Country of origin assumptions relate directly to the associated cost of manufacturing, where calculated by iSuppli. In the cases of ""finished" sub-assemblies (such as Bluetooth modules or camera modules), we do not calculate internal manufacturing costs, but rather assess the market price of the finished product in which case country of origin assumptions may or may not have a direct effect on pricing.
Remember also that labor rates are applied directly only to hand-inserted components and systems in our bill of materials, and although regional assumptions do, these new rates do not have a direct effect on our modeled calculations of placement costs for automated SMD assembly lines. ""Auto" inserted components (such as SMT components) placement costs are calculated by an iSuppli algorithm which allocates a cost per component based on the size and pincount of the device. This calculation is affected by country or region of origin as well.
Design for Manufacturing / Device Complexity
Most of the phones we have seen that are either clamshell or ""slider" have higher components counts due to additional mechanical and electro-mechanical complexity owing to the ""splitting" of the design into two ""halves."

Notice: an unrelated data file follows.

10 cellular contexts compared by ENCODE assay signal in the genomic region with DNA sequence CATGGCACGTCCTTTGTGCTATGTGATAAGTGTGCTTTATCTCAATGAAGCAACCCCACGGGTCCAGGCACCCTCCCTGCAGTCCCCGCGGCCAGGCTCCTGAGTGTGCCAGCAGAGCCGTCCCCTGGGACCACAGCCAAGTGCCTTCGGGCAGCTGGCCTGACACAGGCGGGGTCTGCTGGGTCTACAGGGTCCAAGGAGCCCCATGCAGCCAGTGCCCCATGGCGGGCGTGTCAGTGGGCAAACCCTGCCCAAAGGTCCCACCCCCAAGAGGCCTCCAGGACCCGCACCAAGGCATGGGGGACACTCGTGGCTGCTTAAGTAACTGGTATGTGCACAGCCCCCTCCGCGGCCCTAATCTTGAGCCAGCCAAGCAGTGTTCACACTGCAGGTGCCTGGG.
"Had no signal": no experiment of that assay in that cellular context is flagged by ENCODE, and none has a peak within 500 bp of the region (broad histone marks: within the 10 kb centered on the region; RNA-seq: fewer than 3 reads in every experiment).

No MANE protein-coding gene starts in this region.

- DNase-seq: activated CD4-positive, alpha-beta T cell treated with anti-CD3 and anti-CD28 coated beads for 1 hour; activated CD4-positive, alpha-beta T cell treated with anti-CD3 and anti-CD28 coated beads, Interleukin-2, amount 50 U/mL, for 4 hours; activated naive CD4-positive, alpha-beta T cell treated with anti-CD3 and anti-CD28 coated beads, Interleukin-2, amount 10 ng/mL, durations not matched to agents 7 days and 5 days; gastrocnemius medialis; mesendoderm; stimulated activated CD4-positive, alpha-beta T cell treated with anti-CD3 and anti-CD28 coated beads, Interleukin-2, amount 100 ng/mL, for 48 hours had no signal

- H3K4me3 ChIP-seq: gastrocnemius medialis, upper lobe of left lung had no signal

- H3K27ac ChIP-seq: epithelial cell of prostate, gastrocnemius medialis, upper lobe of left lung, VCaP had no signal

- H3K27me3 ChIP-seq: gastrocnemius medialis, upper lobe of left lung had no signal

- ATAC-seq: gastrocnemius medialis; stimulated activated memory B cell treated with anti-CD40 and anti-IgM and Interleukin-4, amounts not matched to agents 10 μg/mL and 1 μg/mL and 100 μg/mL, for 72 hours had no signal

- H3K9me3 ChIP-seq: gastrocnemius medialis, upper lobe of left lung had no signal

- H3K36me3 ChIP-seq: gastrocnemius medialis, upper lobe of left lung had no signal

In the case of the Samsung SGH-X510, this device has a total component count of 520 components of which 103 are mechanical. This is in-line with other phones of similar functionality in clamshell form factor.
The number of mechanical components usually is a direct driver of hand-assembly costs, whereas the electronic component counts (and I/O count, density, etc.) are relative metrics for the more automated portion (namely SMT assembly) of manufacturing costs.
Component counts have a direct bearing on the overall manufacturing cycle times and costs, and also can increase or decrease overall yields and re-work. Our calculations of manufacturing costs factor counts and more qualitative complexities in the design.